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 Be the first pioneers to continue the Astronomy Discussions at our new Astronomy meeting place...The Space and Astronomy Agora Well First Of All.... Forum List | Follow Ups | Post Message | Back to Thread Topics | In Response ToPosted by Mark on August 29, 2001 03:14:52 UTC

My first questions, (and this doesn't necessarily pertain to the zeta function specificly), are: is there a difference between a simple pole and a singularity? And what makes a simple pole simple?
Are there more complicated poles?

Secondly: Euler stated that zeta(s) diverges for all s < 1 and converges for all s > 1. Then how does it make sence that the trivial zeros of the Riemann Zeta Function are of negative value...i.e. (-2, -4, -6)...?? These values are clearly less than 1, and does it make sence to say that a particular summation converges on zero? How are zeros derived?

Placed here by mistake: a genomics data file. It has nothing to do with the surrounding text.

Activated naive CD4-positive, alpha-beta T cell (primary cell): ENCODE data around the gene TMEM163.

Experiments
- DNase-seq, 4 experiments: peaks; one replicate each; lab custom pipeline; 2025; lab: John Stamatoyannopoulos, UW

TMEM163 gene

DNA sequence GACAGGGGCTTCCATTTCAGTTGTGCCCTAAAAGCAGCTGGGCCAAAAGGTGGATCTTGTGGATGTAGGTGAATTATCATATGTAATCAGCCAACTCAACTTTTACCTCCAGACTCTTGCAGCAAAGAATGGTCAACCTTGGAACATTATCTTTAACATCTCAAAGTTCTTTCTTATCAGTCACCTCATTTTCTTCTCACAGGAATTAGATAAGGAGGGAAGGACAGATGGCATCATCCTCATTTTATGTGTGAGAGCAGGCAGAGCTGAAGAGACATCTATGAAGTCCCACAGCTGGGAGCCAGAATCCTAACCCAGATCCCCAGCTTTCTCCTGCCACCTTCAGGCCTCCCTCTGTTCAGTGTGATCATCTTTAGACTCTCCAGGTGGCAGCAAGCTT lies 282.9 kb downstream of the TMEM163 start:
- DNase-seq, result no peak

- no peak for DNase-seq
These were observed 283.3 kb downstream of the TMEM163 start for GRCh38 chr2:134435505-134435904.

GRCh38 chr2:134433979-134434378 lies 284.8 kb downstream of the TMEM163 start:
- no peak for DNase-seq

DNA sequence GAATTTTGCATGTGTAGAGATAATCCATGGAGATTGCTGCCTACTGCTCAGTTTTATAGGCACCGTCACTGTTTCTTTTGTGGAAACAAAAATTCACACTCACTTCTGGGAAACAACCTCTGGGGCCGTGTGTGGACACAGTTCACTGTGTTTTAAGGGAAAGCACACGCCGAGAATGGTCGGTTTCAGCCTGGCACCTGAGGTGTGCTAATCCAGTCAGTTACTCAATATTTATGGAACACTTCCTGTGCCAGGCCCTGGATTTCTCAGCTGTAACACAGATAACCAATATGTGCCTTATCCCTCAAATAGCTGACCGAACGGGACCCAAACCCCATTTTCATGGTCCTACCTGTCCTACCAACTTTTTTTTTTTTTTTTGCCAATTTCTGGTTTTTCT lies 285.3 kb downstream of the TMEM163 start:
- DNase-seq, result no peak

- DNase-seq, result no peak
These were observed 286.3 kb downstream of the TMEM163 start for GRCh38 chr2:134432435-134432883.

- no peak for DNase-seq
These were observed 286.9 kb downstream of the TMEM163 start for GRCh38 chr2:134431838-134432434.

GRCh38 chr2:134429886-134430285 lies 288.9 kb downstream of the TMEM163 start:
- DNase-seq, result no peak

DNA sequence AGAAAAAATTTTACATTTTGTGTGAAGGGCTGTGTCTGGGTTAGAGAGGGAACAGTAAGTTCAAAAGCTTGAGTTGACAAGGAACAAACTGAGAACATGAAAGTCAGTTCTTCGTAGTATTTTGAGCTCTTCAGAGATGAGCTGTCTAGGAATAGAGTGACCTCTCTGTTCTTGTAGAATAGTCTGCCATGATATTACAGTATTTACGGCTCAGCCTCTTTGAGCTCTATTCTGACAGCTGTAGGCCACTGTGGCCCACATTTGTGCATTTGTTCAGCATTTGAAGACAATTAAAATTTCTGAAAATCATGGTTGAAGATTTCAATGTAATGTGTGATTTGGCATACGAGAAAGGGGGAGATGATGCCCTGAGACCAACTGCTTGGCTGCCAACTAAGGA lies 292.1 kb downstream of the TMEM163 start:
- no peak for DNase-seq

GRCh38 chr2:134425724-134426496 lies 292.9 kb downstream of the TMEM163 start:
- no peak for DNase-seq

An answer to any of these questions would be greatly appreciated.

[Side note]...

I would also like to note to any readers that the Riemann Zeta Function is the underlying foundation to prime number theory. And anybody who has been aquainted with the distribution of primes, is well aware of the random patterns that occur. The behavior of the Riemann Zeta Function bears a striking resemblence to the distribution of masses amongst elementary particles and behavioral statistics of gasses. It's very interesting to realize the almost magical relationship between the completely abstact & esoteric prime numbers, and their physical "partical mass" counterparts. Prime numbers are the atoms of the real numbers; elementary particles are the atoms of matter. They both share in their underlying nature. Once again I must state that our universe is a mathematical reallity, where the presence of mathematical rules emerge in the behavior of the universe.